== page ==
A little ingenuity might have saved the local peach crop.
Ron Edwards, manager at Springs Farm, spent what he hopes is his last night of the season worrying about peach buds Tuesday. Edwards manages about 70 acres of peach trees that could have been ruined for the summer picking season had ice damaged those buds.
“I think we’re in good shape,” Edwards said Wednesday afternoon. “I think they’re all going to come in just fine.”
At least part of the reason is an old idea revisited, one extraordinary enough to warrant a call to the town fire chief: Springs Farm workers lit small fires beside the peach trees to keep them warm through the night.
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“We were doing a little experimenting,” Edwards said.
Fort Mill Fire Chief Jeff Hooper admitted the call from Edwards was out of the ordinary.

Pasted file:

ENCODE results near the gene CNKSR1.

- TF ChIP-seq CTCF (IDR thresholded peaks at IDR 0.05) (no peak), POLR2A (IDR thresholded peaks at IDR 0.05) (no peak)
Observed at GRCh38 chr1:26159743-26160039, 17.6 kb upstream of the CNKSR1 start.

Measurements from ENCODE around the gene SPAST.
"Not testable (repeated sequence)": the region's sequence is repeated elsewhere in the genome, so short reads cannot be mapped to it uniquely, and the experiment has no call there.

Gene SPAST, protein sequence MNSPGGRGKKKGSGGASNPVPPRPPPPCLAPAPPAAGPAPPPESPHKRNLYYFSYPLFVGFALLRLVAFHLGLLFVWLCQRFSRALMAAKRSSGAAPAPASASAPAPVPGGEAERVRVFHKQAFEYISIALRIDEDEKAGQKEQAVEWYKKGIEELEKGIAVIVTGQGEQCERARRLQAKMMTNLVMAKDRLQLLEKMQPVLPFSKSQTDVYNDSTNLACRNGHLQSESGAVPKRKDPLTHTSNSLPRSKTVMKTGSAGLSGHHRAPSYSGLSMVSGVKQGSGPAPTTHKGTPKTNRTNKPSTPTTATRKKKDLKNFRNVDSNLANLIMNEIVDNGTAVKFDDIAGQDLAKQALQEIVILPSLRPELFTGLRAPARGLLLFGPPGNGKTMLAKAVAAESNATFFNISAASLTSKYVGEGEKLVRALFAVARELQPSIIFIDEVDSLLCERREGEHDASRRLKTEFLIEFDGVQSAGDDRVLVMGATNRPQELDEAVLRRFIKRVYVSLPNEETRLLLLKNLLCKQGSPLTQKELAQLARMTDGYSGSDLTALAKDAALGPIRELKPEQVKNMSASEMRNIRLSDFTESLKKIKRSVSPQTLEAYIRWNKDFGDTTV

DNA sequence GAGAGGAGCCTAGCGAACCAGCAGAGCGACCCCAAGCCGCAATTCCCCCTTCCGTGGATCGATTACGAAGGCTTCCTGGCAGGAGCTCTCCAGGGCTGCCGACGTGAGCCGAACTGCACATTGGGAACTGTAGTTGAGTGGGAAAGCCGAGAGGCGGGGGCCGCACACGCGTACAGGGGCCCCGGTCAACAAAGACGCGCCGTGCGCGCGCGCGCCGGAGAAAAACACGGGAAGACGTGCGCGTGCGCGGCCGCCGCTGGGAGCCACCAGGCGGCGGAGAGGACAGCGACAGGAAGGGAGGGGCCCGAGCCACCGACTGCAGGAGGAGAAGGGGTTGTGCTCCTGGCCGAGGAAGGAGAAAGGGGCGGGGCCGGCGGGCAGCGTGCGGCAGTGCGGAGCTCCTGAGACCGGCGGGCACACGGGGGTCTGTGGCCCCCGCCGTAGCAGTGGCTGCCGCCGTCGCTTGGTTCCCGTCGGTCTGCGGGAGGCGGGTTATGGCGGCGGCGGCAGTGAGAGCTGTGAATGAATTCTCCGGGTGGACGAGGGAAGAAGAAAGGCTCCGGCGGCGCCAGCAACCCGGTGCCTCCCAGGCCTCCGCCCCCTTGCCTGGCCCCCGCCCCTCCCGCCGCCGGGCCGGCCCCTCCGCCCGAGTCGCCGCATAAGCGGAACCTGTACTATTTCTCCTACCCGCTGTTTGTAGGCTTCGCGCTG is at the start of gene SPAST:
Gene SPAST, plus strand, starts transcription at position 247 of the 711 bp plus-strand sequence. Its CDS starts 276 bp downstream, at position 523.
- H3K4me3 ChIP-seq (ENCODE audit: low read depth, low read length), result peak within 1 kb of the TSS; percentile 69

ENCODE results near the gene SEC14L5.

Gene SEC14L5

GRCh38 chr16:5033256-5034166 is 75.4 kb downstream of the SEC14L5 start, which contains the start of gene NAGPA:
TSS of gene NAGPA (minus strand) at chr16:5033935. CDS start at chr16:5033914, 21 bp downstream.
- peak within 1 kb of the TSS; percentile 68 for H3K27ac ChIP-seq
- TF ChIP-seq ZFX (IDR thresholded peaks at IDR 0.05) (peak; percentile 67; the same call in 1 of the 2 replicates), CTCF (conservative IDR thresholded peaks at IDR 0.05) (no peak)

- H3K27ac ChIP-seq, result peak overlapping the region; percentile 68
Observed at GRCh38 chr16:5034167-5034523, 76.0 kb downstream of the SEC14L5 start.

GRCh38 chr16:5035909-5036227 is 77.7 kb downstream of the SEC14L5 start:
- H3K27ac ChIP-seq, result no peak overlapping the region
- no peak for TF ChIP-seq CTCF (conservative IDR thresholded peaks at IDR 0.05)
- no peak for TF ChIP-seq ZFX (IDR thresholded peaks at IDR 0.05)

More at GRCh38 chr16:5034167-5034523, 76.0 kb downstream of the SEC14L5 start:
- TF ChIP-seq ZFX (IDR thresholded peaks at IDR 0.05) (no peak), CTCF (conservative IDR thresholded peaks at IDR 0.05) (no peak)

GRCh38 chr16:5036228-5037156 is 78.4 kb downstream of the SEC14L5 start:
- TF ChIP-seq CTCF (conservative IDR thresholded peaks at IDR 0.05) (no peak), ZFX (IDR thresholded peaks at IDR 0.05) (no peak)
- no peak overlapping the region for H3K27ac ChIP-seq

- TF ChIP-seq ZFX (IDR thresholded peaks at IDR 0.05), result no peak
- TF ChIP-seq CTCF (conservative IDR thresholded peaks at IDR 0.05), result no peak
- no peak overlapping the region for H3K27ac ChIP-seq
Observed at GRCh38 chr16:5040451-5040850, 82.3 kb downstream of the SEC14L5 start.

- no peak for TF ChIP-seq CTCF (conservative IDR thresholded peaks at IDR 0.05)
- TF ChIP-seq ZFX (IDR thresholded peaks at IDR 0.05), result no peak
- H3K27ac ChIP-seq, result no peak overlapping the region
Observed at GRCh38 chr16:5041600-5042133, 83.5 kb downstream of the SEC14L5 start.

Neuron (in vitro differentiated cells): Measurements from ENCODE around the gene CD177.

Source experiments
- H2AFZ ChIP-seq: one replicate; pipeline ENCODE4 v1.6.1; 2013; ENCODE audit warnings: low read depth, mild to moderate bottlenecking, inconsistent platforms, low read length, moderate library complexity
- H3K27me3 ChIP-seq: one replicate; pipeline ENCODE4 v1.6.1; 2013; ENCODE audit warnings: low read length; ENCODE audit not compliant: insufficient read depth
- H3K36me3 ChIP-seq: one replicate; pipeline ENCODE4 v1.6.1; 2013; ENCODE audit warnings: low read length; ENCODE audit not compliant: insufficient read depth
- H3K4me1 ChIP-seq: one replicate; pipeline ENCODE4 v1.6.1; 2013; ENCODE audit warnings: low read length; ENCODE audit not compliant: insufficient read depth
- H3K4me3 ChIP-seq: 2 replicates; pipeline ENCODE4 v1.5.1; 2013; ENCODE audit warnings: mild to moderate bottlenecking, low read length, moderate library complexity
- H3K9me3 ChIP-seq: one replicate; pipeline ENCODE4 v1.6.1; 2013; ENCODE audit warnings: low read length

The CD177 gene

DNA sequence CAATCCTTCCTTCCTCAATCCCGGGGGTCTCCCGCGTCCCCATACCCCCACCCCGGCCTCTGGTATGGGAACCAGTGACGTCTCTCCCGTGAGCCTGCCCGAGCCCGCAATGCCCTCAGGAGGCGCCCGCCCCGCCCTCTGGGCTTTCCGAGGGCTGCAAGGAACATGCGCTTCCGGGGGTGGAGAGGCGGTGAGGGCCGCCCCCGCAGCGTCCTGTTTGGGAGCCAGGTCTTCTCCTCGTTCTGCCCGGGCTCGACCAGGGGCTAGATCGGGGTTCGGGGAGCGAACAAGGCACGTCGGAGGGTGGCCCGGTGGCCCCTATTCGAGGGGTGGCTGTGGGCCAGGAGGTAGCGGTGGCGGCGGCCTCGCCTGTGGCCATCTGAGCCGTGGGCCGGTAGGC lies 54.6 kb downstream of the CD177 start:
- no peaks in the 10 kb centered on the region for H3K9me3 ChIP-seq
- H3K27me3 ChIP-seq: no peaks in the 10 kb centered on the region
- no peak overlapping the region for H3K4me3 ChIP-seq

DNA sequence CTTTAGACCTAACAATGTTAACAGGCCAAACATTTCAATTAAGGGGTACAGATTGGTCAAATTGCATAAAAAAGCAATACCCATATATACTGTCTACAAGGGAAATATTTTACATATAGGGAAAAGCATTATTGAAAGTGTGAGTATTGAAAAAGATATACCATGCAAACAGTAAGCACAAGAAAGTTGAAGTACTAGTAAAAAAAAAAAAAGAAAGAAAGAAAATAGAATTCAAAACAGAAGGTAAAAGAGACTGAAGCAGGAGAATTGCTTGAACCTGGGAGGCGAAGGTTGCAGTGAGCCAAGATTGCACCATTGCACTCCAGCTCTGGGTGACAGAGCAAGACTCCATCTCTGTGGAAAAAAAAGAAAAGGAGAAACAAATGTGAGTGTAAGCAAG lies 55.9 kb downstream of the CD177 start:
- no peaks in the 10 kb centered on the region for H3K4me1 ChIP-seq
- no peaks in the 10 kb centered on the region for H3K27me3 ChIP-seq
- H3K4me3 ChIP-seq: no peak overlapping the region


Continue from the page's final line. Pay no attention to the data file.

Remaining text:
“This is an unusual situation,” Hooper said. “Our main concern was safety, that they would have someone attending it at all times, and they did that.”
Hooper allowed the workers to light small fires in buckets near the rows of peach trees. His background includes fire departments in rural and agrarian areas. Hooper said it isn’t uncommon for farmers to ask firefighters to wet down crops before a freeze, but the bucket fires were a little different.
“He called me earlier in the day asking if he could do it,” Hooper said. “I’m glad he thought to. I said, ‘let’s find the safest route.’”
Those 70 acres are spread out “all over town,” Edwards said. Each site seems to be in good shape. He’s expecting peaches in close to the first of June “or maybe a little bit later.”
Edwards didn’t have to light a fire under his strawberry crop. Springs Farm has 25 acres of strawberry fields and covering those plants kept them from freezing.
“They’re fine,” Edwards said. “They are going to be coming in a little later this year with all the snow and bad weather we’ve been having. They’ll still be here in time for the Strawberry Festival.”
The South Carolina Strawberry Festival, held annually the first week of May at Walter Y. Elisha Park in Fort Mill, is a major driver of strawberry sales each year. Edwards expects to be ready to supply it.
“We’ll have us a big picking day that week,” he said.